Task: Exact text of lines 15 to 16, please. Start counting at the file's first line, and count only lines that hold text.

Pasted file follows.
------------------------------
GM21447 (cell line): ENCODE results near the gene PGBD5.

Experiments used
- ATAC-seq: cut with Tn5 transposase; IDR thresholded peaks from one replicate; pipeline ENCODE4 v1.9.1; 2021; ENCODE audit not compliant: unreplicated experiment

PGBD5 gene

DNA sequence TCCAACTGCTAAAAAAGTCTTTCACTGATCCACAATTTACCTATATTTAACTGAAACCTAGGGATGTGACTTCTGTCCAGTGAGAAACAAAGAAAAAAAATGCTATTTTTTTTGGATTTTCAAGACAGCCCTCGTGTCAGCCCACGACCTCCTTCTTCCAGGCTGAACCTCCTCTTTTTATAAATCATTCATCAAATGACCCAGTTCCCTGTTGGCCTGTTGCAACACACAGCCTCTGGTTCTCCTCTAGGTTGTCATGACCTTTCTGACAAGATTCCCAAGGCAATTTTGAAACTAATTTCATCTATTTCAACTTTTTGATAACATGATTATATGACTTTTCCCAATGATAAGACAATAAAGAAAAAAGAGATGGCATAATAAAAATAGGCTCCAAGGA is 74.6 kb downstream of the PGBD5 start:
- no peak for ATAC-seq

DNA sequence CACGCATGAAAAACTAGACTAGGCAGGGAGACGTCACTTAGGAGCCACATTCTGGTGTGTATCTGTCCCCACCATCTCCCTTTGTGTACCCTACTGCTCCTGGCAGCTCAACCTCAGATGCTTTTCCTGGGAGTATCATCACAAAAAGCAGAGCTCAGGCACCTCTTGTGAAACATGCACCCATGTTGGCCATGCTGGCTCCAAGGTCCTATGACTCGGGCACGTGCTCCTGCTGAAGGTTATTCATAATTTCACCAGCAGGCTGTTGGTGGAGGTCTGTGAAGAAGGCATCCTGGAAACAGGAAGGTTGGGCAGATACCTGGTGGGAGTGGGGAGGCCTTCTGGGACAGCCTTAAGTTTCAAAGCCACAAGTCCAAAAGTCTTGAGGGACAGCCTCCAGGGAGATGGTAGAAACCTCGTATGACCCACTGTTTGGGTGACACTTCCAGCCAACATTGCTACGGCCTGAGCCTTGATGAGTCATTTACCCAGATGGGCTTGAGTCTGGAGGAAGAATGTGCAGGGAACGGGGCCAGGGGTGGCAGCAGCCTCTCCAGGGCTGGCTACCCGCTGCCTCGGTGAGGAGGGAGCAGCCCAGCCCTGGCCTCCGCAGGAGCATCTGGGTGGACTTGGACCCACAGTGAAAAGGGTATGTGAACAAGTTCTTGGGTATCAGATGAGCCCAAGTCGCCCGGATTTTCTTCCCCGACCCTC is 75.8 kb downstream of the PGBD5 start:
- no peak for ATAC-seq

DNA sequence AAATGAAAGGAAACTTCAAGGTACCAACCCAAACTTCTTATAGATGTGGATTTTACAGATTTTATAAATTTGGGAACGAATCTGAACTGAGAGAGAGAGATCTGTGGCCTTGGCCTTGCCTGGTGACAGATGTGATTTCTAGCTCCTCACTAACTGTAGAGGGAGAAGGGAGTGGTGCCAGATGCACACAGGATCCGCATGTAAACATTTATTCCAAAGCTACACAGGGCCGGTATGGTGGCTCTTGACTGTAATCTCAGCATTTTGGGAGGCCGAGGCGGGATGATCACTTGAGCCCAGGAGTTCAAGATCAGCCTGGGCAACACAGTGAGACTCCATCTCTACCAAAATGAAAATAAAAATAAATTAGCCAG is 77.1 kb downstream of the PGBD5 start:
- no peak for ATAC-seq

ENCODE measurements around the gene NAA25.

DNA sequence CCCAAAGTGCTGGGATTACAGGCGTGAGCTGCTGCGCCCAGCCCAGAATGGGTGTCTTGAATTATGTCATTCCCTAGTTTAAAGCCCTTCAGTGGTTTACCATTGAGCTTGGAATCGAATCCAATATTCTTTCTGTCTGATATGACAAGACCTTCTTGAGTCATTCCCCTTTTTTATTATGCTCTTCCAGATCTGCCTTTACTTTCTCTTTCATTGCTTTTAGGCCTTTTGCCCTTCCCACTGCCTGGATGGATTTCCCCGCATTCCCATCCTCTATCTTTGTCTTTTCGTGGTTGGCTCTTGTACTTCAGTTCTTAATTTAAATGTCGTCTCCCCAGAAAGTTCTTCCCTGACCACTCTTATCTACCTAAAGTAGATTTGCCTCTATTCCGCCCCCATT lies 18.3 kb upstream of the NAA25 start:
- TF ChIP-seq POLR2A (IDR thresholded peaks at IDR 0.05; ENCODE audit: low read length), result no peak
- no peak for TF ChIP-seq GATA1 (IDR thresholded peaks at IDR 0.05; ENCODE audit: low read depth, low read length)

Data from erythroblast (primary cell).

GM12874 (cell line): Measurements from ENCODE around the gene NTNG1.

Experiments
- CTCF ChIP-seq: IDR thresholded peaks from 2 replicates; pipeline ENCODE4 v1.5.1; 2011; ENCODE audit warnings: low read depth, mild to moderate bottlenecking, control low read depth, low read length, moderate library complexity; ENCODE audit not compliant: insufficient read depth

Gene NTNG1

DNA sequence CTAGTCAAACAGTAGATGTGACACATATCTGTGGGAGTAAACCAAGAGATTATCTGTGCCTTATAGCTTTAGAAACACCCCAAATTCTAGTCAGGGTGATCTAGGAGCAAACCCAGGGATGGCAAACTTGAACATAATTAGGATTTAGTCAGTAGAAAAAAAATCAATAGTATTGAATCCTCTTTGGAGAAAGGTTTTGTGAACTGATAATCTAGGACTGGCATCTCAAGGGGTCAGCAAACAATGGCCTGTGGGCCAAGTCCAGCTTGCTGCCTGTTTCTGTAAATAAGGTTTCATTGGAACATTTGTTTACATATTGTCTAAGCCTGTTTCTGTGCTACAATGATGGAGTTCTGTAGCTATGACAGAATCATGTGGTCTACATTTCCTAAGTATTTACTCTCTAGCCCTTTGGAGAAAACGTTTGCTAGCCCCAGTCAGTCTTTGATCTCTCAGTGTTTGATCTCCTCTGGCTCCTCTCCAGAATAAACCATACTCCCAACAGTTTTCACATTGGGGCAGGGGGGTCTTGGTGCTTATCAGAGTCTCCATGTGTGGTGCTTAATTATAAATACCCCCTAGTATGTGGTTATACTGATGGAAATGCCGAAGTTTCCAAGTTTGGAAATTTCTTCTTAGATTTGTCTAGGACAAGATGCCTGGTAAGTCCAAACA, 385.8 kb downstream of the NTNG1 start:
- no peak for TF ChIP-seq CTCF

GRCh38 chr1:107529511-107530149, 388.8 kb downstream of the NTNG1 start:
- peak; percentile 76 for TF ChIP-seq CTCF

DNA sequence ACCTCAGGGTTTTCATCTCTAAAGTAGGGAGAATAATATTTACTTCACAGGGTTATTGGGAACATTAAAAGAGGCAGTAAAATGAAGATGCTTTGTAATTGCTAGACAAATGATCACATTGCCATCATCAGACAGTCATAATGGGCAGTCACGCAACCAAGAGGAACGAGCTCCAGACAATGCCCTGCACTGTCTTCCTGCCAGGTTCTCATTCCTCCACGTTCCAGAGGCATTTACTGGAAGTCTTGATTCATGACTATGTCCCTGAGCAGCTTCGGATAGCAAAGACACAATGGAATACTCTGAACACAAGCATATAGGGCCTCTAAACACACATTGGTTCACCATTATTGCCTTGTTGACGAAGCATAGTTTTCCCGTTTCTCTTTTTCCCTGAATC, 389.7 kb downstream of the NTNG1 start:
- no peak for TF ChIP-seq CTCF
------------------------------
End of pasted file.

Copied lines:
Data from erythroblast (primary cell).

GM12874 (cell line): Measurements from ENCODE around the gene NTNG1.